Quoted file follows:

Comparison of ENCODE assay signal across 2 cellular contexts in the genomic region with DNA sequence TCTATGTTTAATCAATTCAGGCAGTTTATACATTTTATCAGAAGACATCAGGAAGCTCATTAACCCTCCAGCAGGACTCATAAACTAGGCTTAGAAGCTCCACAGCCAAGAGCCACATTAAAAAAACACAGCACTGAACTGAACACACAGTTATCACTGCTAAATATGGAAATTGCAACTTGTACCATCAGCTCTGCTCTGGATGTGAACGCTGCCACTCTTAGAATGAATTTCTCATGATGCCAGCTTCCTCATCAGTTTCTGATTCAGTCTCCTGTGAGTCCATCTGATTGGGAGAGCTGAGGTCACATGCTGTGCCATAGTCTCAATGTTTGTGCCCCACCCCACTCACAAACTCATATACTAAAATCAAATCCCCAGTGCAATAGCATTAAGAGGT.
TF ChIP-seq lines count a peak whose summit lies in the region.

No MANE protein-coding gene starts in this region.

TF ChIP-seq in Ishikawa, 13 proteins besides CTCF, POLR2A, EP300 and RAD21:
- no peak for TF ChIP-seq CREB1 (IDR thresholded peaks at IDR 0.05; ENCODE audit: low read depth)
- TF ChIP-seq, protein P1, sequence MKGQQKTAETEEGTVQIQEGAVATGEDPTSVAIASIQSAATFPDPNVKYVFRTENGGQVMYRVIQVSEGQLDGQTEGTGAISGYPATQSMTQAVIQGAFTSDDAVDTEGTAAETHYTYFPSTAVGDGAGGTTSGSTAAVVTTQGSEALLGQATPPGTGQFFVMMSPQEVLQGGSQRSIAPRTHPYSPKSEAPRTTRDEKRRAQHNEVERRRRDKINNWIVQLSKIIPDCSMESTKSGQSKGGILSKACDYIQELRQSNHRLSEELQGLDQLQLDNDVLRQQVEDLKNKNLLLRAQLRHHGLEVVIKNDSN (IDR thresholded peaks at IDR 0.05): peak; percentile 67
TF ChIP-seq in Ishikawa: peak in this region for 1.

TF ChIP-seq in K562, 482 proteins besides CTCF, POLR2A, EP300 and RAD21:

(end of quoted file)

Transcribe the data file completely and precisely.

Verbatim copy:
Comparison of ENCODE assay signal across 2 cellular contexts in the genomic region with DNA sequence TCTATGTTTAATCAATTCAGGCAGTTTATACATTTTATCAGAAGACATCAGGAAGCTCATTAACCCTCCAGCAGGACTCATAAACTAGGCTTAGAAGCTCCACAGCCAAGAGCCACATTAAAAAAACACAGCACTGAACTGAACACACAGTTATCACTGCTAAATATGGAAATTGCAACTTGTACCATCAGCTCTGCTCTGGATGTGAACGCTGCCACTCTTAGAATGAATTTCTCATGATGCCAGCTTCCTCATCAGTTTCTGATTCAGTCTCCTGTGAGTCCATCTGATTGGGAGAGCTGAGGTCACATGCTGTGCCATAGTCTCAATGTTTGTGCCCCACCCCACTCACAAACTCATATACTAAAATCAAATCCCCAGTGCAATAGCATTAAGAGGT.
TF ChIP-seq lines count a peak whose summit lies in the region.

No MANE protein-coding gene starts in this region.

TF ChIP-seq in Ishikawa, 13 proteins besides CTCF, POLR2A, EP300 and RAD21:
- no peak for TF ChIP-seq CREB1 (IDR thresholded peaks at IDR 0.05; ENCODE audit: low read depth)
- TF ChIP-seq, protein P1, sequence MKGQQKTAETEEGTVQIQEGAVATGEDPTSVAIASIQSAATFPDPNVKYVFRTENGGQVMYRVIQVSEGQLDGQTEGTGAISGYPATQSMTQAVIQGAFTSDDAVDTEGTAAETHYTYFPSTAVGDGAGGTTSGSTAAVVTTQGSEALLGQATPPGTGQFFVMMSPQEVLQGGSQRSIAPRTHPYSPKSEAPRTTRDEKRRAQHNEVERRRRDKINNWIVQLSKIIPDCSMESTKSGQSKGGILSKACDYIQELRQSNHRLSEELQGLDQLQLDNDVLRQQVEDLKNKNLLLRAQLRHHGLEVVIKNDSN (IDR thresholded peaks at IDR 0.05): peak; percentile 67
TF ChIP-seq in Ishikawa: peak in this region for 1.

TF ChIP-seq in K562, 482 proteins besides CTCF, POLR2A, EP300 and RAD21: